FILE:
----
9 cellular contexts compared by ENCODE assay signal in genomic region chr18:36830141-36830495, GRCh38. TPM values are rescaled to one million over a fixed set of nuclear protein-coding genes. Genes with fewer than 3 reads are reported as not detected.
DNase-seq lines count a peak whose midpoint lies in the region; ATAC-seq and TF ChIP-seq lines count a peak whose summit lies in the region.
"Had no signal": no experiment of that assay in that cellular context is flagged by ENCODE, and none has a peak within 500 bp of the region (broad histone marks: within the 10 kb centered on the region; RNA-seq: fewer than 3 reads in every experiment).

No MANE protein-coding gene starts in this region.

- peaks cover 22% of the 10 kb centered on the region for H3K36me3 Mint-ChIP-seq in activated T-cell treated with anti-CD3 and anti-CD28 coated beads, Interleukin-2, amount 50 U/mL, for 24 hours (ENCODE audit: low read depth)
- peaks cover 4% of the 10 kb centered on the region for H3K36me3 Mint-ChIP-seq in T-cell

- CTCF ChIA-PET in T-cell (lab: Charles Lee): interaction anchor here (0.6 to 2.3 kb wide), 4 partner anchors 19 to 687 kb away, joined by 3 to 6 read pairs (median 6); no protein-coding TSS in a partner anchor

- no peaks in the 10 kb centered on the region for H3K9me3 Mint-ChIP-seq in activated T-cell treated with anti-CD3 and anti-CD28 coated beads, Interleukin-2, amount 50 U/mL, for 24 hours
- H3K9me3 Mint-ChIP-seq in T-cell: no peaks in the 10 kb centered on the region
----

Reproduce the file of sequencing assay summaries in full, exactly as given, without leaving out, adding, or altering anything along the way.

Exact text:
9 cellular contexts compared by ENCODE assay signal in genomic region chr18:36830141-36830495, GRCh38. TPM values are rescaled to one million over a fixed set of nuclear protein-coding genes. Genes with fewer than 3 reads are reported as not detected.
DNase-seq lines count a peak whose midpoint lies in the region; ATAC-seq and TF ChIP-seq lines count a peak whose summit lies in the region.
"Had no signal": no experiment of that assay in that cellular context is flagged by ENCODE, and none has a peak within 500 bp of the region (broad histone marks: within the 10 kb centered on the region; RNA-seq: fewer than 3 reads in every experiment).

No MANE protein-coding gene starts in this region.

- peaks cover 22% of the 10 kb centered on the region for H3K36me3 Mint-ChIP-seq in activated T-cell treated with anti-CD3 and anti-CD28 coated beads, Interleukin-2, amount 50 U/mL, for 24 hours (ENCODE audit: low read depth)
- peaks cover 4% of the 10 kb centered on the region for H3K36me3 Mint-ChIP-seq in T-cell

- CTCF ChIA-PET in T-cell (lab: Charles Lee): interaction anchor here (0.6 to 2.3 kb wide), 4 partner anchors 19 to 687 kb away, joined by 3 to 6 read pairs (median 6); no protein-coding TSS in a partner anchor

- no peaks in the 10 kb centered on the region for H3K9me3 Mint-ChIP-seq in activated T-cell treated with anti-CD3 and anti-CD28 coated beads, Interleukin-2, amount 50 U/mL, for 24 hours
- H3K9me3 Mint-ChIP-seq in T-cell: no peaks in the 10 kb centered on the region